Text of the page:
Faced with a health crisis, I looked for not only possible emotional reasons for this surprising event, but for alternative ways for healing. I discovered shamanism.
I found out things I never knew about these mysterious people and their ways of looking at reality. The shaman lived on the edge of community life for healing the tribe and individuals in it. It was the beginning stage of imagination, creativity, and consciousness facilitated by the shaman’s interior into the netherworld where spirit visitors were met in various animal forms, offering their instincts for a troubled situation.
Shamanic religions and practices are the oldest healing practices on earth. They are the ancient roots of all modern psychotherapy and religion, and yet they differ in that they do not use belief systems for their healing work, but rather are trained, usually through their own personal initiatory crisis, whether it is mental, emotional, or physical, so they can be permeable vehicles through which the etheric and spiritual realms are contacted and expressed for healing. The use of dance, drum, mask and ritual, dream and imagination, art and astrology are some of their techniques to stimulate intuition. All of these evoke the unseen world into shapes, colors, and images that are used for their healing. Carl Jung explored many of their practices and assimilated them into his modern work with clients as they explored their dreams leading to a relationship with not only the personal but also the collective unconscious for healing archetypes.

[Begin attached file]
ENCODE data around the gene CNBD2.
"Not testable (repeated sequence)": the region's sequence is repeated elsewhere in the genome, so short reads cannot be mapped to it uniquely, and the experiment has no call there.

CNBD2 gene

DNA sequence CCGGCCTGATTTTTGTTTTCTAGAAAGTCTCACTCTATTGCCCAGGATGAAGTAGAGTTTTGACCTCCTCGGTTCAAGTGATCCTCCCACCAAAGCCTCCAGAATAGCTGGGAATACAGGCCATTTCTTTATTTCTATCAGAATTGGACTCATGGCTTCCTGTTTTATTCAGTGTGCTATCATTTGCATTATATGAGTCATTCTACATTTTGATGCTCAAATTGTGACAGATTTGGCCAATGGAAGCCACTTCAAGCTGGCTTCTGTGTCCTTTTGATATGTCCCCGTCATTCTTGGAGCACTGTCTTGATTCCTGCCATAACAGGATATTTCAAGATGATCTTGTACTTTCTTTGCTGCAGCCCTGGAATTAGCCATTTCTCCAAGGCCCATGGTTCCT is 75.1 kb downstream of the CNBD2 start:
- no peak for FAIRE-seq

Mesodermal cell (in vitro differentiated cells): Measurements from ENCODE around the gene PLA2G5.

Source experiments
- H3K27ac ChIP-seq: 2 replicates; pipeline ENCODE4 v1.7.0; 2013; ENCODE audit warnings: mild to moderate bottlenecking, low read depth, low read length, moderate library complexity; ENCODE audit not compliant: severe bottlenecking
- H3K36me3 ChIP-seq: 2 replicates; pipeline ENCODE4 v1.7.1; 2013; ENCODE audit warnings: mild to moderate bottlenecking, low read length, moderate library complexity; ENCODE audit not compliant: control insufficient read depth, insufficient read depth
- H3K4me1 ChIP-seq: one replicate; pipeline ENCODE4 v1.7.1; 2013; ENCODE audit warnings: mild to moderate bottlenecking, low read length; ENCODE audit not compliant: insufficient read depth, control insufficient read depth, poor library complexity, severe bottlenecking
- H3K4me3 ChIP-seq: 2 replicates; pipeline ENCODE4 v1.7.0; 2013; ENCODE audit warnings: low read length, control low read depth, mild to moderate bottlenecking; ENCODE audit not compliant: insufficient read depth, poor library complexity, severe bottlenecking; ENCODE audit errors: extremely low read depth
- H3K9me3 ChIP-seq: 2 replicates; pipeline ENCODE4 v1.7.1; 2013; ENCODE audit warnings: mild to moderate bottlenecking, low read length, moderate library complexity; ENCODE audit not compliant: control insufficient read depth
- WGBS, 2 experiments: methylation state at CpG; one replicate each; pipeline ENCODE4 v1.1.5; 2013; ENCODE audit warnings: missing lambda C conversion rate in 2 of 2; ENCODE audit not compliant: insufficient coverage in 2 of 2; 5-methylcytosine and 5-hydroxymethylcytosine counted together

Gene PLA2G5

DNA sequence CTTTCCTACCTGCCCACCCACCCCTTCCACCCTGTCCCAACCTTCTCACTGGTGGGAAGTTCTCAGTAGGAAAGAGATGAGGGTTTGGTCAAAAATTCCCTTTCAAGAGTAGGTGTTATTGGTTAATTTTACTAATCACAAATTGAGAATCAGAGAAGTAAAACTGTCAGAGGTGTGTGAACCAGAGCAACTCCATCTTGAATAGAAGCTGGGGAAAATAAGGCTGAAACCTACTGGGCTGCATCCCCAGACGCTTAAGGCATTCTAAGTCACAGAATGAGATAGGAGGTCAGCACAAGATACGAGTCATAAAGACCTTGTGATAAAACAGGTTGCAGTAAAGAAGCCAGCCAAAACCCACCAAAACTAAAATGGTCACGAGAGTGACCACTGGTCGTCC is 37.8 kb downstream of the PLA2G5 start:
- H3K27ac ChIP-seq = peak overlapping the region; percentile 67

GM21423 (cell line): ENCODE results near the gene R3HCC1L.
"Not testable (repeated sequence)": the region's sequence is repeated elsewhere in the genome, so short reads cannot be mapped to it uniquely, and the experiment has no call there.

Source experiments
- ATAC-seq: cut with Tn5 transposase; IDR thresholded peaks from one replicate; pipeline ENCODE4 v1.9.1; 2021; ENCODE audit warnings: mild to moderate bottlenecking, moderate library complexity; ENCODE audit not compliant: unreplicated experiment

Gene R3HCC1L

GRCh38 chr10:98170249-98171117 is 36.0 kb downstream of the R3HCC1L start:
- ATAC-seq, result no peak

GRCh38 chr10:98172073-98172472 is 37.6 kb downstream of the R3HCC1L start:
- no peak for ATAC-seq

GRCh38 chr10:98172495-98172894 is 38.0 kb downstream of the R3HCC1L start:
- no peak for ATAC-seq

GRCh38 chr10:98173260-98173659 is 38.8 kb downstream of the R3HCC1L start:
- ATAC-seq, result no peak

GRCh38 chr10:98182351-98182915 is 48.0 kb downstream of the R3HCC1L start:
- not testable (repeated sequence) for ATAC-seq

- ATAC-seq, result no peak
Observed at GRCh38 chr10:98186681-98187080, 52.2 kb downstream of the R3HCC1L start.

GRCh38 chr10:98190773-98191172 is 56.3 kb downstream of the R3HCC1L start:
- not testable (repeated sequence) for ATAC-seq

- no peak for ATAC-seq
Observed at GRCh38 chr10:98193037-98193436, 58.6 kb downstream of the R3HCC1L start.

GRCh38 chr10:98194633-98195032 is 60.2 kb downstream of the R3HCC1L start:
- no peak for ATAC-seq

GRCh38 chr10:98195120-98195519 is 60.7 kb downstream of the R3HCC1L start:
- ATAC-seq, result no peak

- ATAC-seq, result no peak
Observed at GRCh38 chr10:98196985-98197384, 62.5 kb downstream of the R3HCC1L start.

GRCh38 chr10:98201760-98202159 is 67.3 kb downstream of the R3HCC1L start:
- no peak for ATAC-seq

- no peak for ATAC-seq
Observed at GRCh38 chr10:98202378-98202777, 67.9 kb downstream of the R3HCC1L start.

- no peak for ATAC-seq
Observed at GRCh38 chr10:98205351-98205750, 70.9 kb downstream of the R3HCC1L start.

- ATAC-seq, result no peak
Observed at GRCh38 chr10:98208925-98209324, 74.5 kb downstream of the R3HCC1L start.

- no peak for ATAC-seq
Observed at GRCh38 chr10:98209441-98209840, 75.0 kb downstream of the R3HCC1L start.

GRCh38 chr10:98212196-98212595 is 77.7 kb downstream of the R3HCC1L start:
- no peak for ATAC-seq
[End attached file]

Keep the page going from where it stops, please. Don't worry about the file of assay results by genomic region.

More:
Since my search for the meaning of this crisis was intense, I found myself willing to do anything to answer my questions. So I chose to be completely vulnerable to get to the truth. After 12 hours in a tent with two major shamans, one a man, the other a woman, along with musicians, a drummer, and a person who tended the fire, they extracted physical as well as mental toxins from me. They set verbal intentions, making it clear that the way had been made clear for me to receive a new liver. And from this earthy, indigenous practice, my surprise was to meet Mary Magdalene as the spirit who would guide me through my liver transplant. Here, heaven and earth met!